Introducing a new column in which we give a stylish local somewhere to go, so they can get all Dressed Up.

Annette arrives at Dusty Buttons.

Annette arrives at Dusty Buttons.

Dusty Buttons owner Amanda Loureiro measures Annette's waistline before she goes into the dressing room.

Dusty Buttons owner Amanda Loureiro measures Annette's waistline before she goes into the dressing room.

“I’m one of those people that has to look at everything before I make a decision,” says Annette.

“I’m one of those people that has to look at everything before I make a decision,” says Annette.

Other customers pop in and out while Annette shops. A woman with her long hair up in two chopstick buns, who had to text a photo to her “sugar daddy” before buying a dress she liked, complained to us about the size of her hips: “They’re good for sex, bad for standard dress sizes.”

Other customers pop in and out while Annette shops. A woman with her long hair up in two chopstick buns, who had to text a photo to her “sugar daddy” before buying a dress she liked, complained to us about the size of her hips: “They’re good for sex, bad for standard dress sizes.”

Annette leaves the dressing room and assesses her chosen dress, a 1940s-era fit-and-flare ankle dress with tailored buttons that Amanda procured from “the personal collection of a New York vintage maven.”

Annette leaves the dressing room and assesses her chosen dress, a 1940s-era fit-and-flare ankle dress with tailored buttons that Amanda procured from “the personal collection of a New York vintage maven.”

“I wear a lot of black – black and gold are my two favorite colors, and I love polka dots, so it’s perfect,” she says.

“I wear a lot of black – black and gold are my two favorite colors, and I love polka dots, so it’s perfect,” she says. "The skirt especially reminded me of a dress my grandmother used to wear.”

Annette passes over the '50s-era bustier top and matching circle skirt in the front window display, which looks like a Valentine-themed flamenco costume, but relentlessly helpful Amanda encourages her to try it on anyway.  “I feel like Lolita,” she says.

Annette passes over the '50s-era bustier top and matching circle skirt in the front window display, which looks like a Valentine-themed flamenco costume, but relentlessly helpful Amanda encourages her to try it on anyway. “I feel like Lolita,” she says.

“It’s a good thing it’s not 100 degrees out today, or you’d have to cut me out of this,” Annette yells from the dressing room. “Oh, I’ve had to cut a girl out of a dress before,” says Amanda.

“It’s a good thing it’s not 100 degrees out today, or you’d have to cut me out of this,” Annette yells from the dressing room. “Oh, I’ve had to cut a girl out of a dress before,” says Amanda. "It's just seams and threads, nothing to worry about."

Annette tries on the same strappy peeptoes in red and navy, but decides on this pair because “I just love gold so much.” They’re not vintage, but were designed by Eric Michael and shipped from Spain.

Annette tries on the same strappy peeptoes in red and navy, but decides on this pair because “I just love gold so much.” They’re not vintage, but were designed by Eric Michael and shipped from Spain.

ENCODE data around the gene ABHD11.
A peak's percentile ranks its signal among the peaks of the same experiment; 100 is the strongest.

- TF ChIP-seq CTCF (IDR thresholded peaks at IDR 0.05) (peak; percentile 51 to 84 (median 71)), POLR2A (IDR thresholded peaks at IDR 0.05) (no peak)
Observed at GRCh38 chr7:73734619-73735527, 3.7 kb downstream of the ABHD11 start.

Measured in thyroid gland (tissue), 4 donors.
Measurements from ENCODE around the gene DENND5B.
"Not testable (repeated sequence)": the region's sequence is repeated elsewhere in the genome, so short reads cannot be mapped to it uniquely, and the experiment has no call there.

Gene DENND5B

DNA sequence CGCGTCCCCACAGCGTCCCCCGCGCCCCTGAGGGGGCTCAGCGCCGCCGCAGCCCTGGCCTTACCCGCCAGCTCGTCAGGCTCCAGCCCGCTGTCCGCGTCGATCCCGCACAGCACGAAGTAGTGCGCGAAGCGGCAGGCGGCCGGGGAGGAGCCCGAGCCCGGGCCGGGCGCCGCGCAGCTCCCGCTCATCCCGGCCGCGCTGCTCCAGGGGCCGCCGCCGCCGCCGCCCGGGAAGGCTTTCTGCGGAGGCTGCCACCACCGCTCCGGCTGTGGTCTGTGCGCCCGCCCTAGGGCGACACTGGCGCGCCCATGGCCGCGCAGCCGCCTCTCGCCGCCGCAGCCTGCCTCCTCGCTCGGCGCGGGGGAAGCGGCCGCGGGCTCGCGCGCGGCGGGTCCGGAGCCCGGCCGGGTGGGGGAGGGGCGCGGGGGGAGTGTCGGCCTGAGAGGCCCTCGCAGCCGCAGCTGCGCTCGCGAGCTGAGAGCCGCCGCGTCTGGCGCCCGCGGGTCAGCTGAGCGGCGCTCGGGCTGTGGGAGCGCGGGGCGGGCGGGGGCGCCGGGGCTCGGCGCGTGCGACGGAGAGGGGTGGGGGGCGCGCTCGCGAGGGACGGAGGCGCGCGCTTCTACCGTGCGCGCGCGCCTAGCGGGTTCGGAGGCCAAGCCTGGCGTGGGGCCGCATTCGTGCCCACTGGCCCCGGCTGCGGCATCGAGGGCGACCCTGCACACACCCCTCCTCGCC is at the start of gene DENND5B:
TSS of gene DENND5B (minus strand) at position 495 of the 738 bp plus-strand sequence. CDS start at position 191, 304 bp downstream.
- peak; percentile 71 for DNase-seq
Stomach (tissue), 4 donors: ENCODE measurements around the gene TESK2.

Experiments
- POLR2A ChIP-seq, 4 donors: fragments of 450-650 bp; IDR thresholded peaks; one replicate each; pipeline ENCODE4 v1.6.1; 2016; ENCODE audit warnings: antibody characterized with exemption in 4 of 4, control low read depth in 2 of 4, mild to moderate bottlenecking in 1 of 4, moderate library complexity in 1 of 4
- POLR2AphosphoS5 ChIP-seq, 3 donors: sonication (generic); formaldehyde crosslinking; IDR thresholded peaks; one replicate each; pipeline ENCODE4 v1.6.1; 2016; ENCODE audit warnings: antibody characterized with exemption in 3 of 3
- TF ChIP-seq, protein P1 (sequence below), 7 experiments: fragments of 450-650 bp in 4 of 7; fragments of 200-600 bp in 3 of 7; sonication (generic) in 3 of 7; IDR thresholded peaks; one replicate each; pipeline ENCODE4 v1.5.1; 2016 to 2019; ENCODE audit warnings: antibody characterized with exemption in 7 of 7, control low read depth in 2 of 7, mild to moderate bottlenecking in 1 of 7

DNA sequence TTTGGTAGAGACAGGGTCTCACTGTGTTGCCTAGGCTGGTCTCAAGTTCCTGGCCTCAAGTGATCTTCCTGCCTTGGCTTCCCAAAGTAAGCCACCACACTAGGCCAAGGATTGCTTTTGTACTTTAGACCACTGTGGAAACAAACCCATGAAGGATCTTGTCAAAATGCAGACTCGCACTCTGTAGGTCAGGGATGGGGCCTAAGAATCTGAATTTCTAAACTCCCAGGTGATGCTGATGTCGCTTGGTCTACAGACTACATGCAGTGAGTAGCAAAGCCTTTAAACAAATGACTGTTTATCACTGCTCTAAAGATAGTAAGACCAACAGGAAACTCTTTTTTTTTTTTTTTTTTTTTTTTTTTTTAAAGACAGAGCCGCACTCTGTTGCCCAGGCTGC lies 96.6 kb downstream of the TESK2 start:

Annette completes her outfit with a 1950s clutch that Amanda found at an estate auction. It’s reversible, with gold brocade on one side and black velvet on the other, with a gold clasp. Annette keeps the brocade side out. “The velvet is a nice little secret,” she says.

Annette completes her outfit with a 1950s clutch that Amanda found at an estate auction. It’s reversible, with gold brocade on one side and black velvet on the other, with a gold clasp. Annette keeps the brocade side out. “The velvet is a nice little secret,” she says.

Annette's two-tone final look includes the first dress she pulled off the rack, the luxurious clutch, and gold heels.

Annette's two-tone final look includes the first dress she pulled off the rack, the luxurious clutch, and gold heels.

Annette Ramos’s career as a stylist at Vice spans eight years, and started shortly after she graduated from high school on the Upper West Side (“they raised me,” she said, of the magazine). She lives in the East Village now, two blocks from Dusty Buttons — the boutique we chose for this first installment of All Dressed Up. She met us outside of the East Ninth Street shop wearing chunky high-heeled combat boots and an acid-washed denim jacket sprayed with silver paint — a look she described rather inaccurately as tomboy.

Dusty Buttons is a chronicle of the 20th century in vintage dresses, with an emphasis on the ’40s and ’50s. The racks are surrounded by decades-old knickknacks, and the four-year-old store also offers several lines of new European shoes, new fair trade dresses by American designers, and a sprinkling of vintage accessories, like diamond necklaces and an electric blue fascinator veil that no one would wear on a regular day, although somebody really should.

The local boutiques Ramos haunts most often are all high-end vintage: Williamsburg’s Bird, designer thrift shop Tokio 7, and What Goes Around Comes Around, one of the few vintage spots in Soho. Her favorite designer is John Galliano (“He’s still brilliant,” she said. “Everybody says stupid shit sometimes”). Click through the slideshow to see what went down when she stepped into Dusty Buttons.

All photos by Scott Lynch.